Shelly Hollis, program manager with MSU's Research and Curriculum Unit, works with Starkville-Oktibbeha Consolidated School District students during an Hour of Code event. The event is part of a recent emphasis being placed on computer science and coding in public education. Photo by: Courtesy photo
June 1, 2018 10:33:07 AM
A $35,000 grant from Google will help Mississippi State University's Research and Curriculum Unit offer training for up to 70 more local computer science teachers this summer.
The RCU recently announced the grant through a press release. The department is working with the Mississippi Department of Education's Computer Science for Mississippi (CS4MS) initiative, which aims to establish a pipeline of computer science curriculum and instructors to all schools by 2024.
Shelly Hollis, the RCU's program manager for its work with the CS4MS initiative, said the funding from Google will help cover the costs of training more middle school computer science teachers ahead of the 2018-19 school year.
The RCU, according to the release, was previously set to provide professional development to about 60 teachers, or two cohorts, through a university partnership with Code.org.
"We have right at 150 teachers going through training this summer," Hollis said. "We had about 70 teachers we needed help covering the costs for.
"The Mississippi Department of Education covers large parts of this training," she added. "We're just helping to offset that."
Google's annual grant program provides localized professional development to computer science teachers. According to the press release, more than 40,000 teachers worldwide have participated in the grant program, with an impact on more than 1 million students.
Hollis said the RCU will hold training in Starkville, De Soto County and Rankin County.
The CS4MS is part of a recent push to improve computer science and coding education in Mississippi.
"Computer science is part of every career path you can think of," she said. "Even if you're a stay-at-home mom, you'll be exposed to it in the way you shop, or even the way you control your home. Making society more aware of the importance of computer science is the ultimate goal of the initiative.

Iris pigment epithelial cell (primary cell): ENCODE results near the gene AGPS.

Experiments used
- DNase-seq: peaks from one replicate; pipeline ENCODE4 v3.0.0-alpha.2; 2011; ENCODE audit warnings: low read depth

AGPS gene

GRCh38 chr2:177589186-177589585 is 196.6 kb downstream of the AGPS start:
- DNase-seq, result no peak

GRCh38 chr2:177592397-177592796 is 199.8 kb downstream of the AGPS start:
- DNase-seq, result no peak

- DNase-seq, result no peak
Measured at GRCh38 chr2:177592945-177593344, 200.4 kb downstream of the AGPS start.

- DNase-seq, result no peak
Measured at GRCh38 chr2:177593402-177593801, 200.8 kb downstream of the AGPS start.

"What that looks like, practically, is getting computer science courses in the school, either incorporated in the elementary level and standalone at the middle and high school levels," she added.
About 75 school districts have participated in the three-year CS4MS pilot program, according to the press release, and new computer science standards will be in place for the approaching school year. Once the summer's training sessions are complete, more than 800 teachers will have received training through the CS4MS program, and approximately 700 more are expected to receive professional development in computer science in the next three years.
The Starkville-Oktibbeha Consolidated School District is one of the districts that is participating in the CS4MS program, and Hollis said the district has teachers participating in the summer training program. The district also participated in a computer science-focused "Hour of Code" event, where students worked with RCU professionals on coding-focused learning.
SOCSD's Assistant Superintendent of Elementary Curriculum and Instruction Christy Maulding said the district believes it's important to expose students to computer science early on in their education. She, like Hollis, noted that computer science is becoming an ever-larger part of daily life.
She also noted an expected shortage of computer science professionals will leave a tremendous number of jobs unfilled.
"The Bureau of Labor and Statistics predicts that within 10 years there will be a shortage of one million qualified computer scientists to fill open computing jobs," she said. "Technology firms are not the only ones who will be impacted by this shortage. Every industry, from health care to automotive, is seeking people with the skills acquired from learning computer science. Currently, industries in Mississippi are having to go out-of-state to find qualified computer scientists.
"There are currently more than 1,000 open computing jobs in Mississippi and less than 200 students graduating with computer science degrees," she added.
Hollis also said access to computer science early on in education can improve diversity in the field. She added that exposure to it can help students realize the ways in which it can be used in their own communities, from agriculture to improving sports safety.
"So much of the state is rural, and a lot of communities don't have any industry, much less tech industry," she said. "This can be used to create an international business in your own living room, and students can stay in the communities they're in and give back to the state.
"There are so many different ways they can use these skills and stay in Mississippi, to give back and grow our economy and make a dent in the shortage we're seeing," she added.
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